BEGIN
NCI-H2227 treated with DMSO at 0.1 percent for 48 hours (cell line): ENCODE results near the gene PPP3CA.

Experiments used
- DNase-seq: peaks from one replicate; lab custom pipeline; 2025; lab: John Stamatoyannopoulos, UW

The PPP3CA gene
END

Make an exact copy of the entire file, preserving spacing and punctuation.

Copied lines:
NCI-H2227 treated with DMSO at 0.1 percent for 48 hours (cell line): ENCODE results near the gene PPP3CA.

Experiments used
- DNase-seq: peaks from one replicate; lab custom pipeline; 2025; lab: John Stamatoyannopoulos, UW

The PPP3CA gene